On the 10th January 2020, the fifth anti-money laundering directive (5MLD) will become law throughout the European Union.
5MLD builds on the Fourth Anti-Money Laundering Directive, which came into effect June 2017, and aims to further combat financial crime by boosting existing transparency rules. 5MLD also aims to ensure a tightening of current European regulations to prevent money laundering and the financing of terrorist activity.
For those working in regulated sectors, the requirements of 5MLD will have to be met. Fail to do so, and significant penalties may occur.
Below we run through the 5 key requirements and changes as detailed in 5MLD:
1. E-Money Products
With the 5MLD, there will be strict conditions for the issuing of e-money. First, the limit for prepaid cards will be lowered from 250 Euro to 150 Euro. Online transactions with prepaid cards will also be limited to max 50 Euro.
What’s more, you will only be able to use e-money to process payments if the e-money was issued in a third country with an acceptable level of anti-money laundering prevention. This means there will be restrictions on anonymous prepaid cards issued in third countries, and it could lead to payment cards from certain countries no longer being accepted in the EU.
2. Virtual Currencies
Virtual currency exchange platforms convert real currencies into virtual currencies, and the 5MLD will clamp down on virtual currency regulations to help combat money laundering and terrorism financing.
With 5ALMD, cryptocurrencies will face regulation for the first time. Like traditional financial institutions do, cryptocurrency exchanges will now have to submit suspicious activity reports and perform customer due diligence. So, if cryptocurrency exchanges know or suspect any money laundering or terrorist financing, it is their duty to report this to authorities.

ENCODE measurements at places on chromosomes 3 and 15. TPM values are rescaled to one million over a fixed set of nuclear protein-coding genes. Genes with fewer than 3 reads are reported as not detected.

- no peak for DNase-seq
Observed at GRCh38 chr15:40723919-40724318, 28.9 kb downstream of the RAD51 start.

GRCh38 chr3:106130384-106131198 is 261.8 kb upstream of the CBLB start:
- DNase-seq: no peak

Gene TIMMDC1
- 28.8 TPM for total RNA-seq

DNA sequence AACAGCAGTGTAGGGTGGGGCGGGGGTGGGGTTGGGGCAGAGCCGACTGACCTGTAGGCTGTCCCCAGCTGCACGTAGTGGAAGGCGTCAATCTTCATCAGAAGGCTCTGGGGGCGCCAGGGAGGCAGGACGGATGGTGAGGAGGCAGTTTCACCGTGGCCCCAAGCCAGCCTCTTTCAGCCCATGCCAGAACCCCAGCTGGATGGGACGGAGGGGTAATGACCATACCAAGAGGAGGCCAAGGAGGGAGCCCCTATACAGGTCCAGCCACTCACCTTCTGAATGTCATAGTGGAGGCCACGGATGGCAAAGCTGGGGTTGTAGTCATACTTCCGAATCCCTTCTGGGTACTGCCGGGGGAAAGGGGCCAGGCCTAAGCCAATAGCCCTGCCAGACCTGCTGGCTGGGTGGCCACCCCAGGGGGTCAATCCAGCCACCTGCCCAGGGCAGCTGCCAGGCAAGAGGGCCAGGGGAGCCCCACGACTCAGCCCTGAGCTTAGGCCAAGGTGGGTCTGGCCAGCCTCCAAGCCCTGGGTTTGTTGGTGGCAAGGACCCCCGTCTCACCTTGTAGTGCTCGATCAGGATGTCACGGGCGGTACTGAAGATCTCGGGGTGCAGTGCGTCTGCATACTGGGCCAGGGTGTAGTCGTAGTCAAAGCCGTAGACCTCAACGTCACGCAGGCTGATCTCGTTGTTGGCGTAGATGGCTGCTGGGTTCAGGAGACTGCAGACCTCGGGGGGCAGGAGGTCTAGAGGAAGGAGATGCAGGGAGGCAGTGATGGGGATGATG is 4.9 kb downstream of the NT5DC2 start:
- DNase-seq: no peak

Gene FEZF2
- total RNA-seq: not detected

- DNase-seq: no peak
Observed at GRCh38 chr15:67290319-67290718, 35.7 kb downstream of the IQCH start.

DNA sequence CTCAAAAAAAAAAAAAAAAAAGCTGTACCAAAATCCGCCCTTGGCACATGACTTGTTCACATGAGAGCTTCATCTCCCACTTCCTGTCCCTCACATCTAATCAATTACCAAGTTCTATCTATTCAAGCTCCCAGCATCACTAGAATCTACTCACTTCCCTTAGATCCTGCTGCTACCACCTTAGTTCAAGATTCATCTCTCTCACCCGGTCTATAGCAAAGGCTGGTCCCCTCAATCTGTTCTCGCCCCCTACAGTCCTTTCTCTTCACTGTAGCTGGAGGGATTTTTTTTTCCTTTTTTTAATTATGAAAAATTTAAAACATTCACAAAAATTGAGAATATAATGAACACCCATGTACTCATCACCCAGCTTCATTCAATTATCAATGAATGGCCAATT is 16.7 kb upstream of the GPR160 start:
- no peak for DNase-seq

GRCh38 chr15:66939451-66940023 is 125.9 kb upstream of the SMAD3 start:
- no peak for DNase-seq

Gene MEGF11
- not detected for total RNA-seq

3. Public access to beneficial ownership information
Under 5MLD, registers of beneficial ownership information created under 4AMLD will now be made accessible to members of the public. This means EU member countries must establish a national register of beneficial ownership information, covering businesses, trusts and those who have safe-deposit boxes. All this information as stated on the register will be available to share with other EU member countries.
Companies in the EU will have to keep current information on their beneficial ownership, and this too will have to be sent to the central register. If companies fail to do this, there will be significant penalties and sanctions put in place.
4. Better access of FIUs to information
The Financial Intelligence Unit (FIU) will also have more rights access to information with the passing of 5MLD. The FIU will be allowed access to the centralised national registers, as outlined above and electronic data retrieval systems, which will grant them information and access to the identity of bank account holders and property owners. This is aimed to help combat money laundering and financing of terrorist activity.
What’s more, the 5th anti-money laundering directive means that people who have virtual currency will no longer be anonymous. The FIU will now, by law, have to get the names and addresses of each person who possesses a virtual currency.
due diligence in high-risk countries
Under 5MLD, nations that are deemed at a high-risk of money-laundering or terrorist financing will be placed on an inspection list and forced to undergo more intensive checks when money is moved from them into the EU. Businesses will also be required to carry out their own due diligence checks on transactions with high-risk countries.
Failing to meet the requirements of 5MLD can mean businesses facing fines up to a maximum of €5 million or 10% of annual turnover, or a complete block on trading. If you are a business owner, it’s imperative that you follow the guidelines.
To find out more about anti-money laundering services for individual and business use, please get in touch with a SmartSearch representative.